In Part I of this exploration of criticism, we explored guidelines for criticism that arise from considering the needs and responses of giver and receiver. In this Part II, we explore the content of criticism messages, and the settings in which we deliver those messages.
- Style is part of content
- For criticism, delivery style is part of content, because we experience style as part of the message — and that's often the intention of the giver. Word choice, voice tone, gestures, and posture all contribute to style. A hostile, attacking style invites rejection of the message and possible retaliation.
- Choose a style that's respectful, humble, and kind. Instead of coercing the receiver, invite the receiver to engage in joint exploration.
- Focus on actions or beliefs
- When the content of the criticism includes an evaluation of the receiver as a person, rather than the receiver's actions or beliefs, the receiver can experience pain. Receivers cannot change who they are; they can only change beliefs or make different choices in the future. Criticizing someone as a person invites retaliation and degrades relationships.
- Strive for clarity about the consequences of actions and beliefs. Focus on mutual understanding of those consequences. Once consequences are clear, the receiver can make better-informed choices in the future.
- Understand the root cause
- If the cause of the problem lies outside the realm of individual choice, criticizing the choices of individuals won't help. Very little good comes of offering criticism of actions or beliefs to someone who was operating well within organizational norms.
- Be certain that you understand the root cause of the problem. If what you have to say applies to many people, consider the possibility that the system is the cause, rather than the people in it. Consider individual interventions only after you eliminate systemic causes.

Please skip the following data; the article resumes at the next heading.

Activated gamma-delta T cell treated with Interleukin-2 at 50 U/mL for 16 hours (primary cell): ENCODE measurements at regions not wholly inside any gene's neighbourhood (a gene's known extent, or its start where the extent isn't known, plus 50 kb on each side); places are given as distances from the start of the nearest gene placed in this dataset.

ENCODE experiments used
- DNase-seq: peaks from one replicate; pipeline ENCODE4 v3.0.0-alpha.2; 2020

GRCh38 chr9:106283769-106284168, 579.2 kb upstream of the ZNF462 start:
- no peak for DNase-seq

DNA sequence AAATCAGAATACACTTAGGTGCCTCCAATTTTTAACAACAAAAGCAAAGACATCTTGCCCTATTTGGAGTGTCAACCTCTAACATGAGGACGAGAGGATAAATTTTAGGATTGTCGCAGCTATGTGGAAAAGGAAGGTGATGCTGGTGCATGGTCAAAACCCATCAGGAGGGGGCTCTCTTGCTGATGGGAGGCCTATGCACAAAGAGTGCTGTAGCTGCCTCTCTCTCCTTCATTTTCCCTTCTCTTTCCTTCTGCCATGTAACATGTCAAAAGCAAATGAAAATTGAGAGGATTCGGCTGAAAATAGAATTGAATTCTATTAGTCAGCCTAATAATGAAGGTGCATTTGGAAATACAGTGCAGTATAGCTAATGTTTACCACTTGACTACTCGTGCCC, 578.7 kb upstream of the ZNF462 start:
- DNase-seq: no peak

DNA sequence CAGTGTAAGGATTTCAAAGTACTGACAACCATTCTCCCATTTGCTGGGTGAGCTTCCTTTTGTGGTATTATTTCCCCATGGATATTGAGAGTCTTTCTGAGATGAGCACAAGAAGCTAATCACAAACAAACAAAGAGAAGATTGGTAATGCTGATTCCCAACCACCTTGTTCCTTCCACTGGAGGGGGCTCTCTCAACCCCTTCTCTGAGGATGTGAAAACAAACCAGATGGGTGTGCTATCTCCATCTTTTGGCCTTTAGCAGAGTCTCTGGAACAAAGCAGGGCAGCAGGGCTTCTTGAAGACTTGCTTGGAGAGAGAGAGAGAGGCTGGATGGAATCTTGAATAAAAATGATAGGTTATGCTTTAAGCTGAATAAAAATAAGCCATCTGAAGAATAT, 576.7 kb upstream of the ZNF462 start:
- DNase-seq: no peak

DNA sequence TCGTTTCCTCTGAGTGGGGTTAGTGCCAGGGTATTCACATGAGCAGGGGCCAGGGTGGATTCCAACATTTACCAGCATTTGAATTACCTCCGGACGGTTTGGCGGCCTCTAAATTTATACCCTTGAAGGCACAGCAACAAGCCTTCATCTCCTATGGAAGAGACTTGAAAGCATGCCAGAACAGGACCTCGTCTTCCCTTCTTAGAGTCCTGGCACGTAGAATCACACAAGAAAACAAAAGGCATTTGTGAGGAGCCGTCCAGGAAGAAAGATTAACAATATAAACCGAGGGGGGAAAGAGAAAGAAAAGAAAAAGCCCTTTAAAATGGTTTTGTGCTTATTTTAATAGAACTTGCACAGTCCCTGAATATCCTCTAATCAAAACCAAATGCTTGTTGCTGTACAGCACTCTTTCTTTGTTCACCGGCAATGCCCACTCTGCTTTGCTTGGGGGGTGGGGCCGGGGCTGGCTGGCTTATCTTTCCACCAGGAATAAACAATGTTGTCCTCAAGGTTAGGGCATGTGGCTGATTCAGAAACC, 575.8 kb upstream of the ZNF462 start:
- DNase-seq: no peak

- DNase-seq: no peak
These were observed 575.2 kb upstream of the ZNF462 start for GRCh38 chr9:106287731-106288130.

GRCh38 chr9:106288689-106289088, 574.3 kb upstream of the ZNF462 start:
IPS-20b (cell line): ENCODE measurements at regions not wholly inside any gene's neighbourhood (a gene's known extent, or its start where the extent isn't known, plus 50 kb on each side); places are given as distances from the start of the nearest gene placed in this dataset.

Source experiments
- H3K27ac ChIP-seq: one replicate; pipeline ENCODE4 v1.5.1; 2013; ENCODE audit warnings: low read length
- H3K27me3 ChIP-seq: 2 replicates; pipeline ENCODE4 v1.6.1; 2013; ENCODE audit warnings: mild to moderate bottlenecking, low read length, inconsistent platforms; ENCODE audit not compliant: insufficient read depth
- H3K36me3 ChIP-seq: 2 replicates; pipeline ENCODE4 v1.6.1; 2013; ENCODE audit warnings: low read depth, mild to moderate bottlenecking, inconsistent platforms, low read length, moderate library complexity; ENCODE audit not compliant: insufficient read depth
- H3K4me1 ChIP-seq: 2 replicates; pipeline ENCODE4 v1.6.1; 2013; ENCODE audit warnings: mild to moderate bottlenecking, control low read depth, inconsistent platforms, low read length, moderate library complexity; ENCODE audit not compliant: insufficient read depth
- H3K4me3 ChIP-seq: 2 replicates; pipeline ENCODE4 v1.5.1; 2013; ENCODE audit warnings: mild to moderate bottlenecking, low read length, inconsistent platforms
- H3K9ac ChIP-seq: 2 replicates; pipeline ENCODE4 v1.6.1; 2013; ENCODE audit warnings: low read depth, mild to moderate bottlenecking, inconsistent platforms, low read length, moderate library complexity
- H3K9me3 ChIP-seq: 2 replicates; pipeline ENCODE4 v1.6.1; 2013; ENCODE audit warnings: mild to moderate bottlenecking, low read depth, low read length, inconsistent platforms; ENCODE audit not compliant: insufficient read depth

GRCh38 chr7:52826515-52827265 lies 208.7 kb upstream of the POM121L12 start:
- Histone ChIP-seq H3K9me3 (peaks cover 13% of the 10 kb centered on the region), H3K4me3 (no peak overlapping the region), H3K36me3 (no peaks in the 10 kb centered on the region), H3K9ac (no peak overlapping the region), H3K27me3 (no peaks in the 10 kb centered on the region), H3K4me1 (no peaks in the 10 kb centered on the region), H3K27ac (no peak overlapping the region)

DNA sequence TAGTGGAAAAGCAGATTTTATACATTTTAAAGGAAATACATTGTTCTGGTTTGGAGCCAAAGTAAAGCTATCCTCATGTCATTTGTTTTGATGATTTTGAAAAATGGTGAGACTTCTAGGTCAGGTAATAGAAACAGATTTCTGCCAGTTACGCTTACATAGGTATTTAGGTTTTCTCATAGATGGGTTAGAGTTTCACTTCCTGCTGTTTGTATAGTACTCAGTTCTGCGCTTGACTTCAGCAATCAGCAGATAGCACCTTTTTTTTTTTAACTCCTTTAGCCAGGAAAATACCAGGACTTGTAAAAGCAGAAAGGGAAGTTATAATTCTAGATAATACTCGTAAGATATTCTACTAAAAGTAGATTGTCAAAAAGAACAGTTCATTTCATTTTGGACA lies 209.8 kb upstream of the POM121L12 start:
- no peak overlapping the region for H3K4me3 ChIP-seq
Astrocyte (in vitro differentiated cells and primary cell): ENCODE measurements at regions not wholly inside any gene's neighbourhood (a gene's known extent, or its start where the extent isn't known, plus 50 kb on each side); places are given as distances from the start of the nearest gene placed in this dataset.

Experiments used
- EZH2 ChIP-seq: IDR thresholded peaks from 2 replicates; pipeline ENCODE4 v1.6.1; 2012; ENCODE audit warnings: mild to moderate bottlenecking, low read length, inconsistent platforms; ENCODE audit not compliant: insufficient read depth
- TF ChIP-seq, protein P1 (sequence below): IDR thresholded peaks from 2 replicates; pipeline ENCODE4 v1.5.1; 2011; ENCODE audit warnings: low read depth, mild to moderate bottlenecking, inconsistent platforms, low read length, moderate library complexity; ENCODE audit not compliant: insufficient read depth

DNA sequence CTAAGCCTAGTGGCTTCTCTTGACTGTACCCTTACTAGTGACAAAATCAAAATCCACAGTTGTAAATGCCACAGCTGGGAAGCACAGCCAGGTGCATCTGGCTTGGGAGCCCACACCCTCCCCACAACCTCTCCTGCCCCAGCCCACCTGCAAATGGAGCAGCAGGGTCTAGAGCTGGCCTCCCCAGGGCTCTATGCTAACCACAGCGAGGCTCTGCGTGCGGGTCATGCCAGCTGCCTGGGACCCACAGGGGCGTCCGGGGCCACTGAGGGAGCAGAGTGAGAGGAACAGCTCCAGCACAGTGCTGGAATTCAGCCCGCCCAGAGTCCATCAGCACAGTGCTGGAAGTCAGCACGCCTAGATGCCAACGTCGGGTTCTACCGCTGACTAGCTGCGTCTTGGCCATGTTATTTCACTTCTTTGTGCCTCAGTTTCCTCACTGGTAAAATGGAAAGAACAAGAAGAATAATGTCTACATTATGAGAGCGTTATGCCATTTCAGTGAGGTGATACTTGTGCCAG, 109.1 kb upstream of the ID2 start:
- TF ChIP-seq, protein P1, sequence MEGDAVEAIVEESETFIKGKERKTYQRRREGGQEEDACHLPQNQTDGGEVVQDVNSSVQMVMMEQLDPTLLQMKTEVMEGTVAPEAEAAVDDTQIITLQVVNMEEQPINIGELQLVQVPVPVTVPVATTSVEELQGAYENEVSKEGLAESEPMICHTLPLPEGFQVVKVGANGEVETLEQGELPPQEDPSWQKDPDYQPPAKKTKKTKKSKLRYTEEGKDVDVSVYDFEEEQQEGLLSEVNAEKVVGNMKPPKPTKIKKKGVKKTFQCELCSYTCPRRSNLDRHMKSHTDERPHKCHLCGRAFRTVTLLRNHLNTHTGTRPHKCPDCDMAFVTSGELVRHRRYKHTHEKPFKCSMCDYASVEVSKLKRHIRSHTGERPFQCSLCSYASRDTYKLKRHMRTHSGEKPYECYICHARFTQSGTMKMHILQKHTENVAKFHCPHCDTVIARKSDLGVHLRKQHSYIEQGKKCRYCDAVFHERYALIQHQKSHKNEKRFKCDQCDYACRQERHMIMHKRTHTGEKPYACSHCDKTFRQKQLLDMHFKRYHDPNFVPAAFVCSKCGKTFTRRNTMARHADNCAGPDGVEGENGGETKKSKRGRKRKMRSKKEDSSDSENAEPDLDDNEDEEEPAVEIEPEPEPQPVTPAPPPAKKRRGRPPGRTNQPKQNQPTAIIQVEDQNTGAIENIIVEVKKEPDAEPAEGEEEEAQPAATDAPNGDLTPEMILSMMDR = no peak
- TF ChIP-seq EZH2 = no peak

- Seek a private setting
- Public If the message for the receiver
could apply equally to others
as well, the receiver can
feel persecuted and
unfairly attackedcriticism can humiliate receivers. Humiliation limits the receiver's ability to calmly consider the message, which is a prerequisite for change. Whether humiliation is a goal or a tactic, rethink the entire endeavor.
- Privacy is essential. If privacy is rare in the ordinary course of events, do something extraordinary to obtain privacy.
- Be equitable
- If the message for the receiver could apply equally to others as well, the receiver can feel persecuted and unfairly attacked. Focusing on just one individual, even to provide an example to others, rarely works.
- People are free to talk with each other. If two people carry out similar actions, and you're reluctant to offer criticism to one, consider carefully before offering it to the other.
Criticizing is itself an action. If criticizing degrades the relationship between giver and receiver, or degrades other relationships, or propagates dissension with little benefit of any kind, its value is questionable — and open to criticism. First in this series Top Next Issue
Are you fed up with tense, explosive meetings? Are you or a colleague the target of a bully? Destructive conflict can ruin organizations. But if we believe that all conflict is destructive, and that we can somehow eliminate conflict, or that conflict is an enemy of productivity, then we're in conflict with Conflict itself. Read 101 Tips for Managing Conflict to learn how to make peace with conflict and make it an organizational asset. Order Now!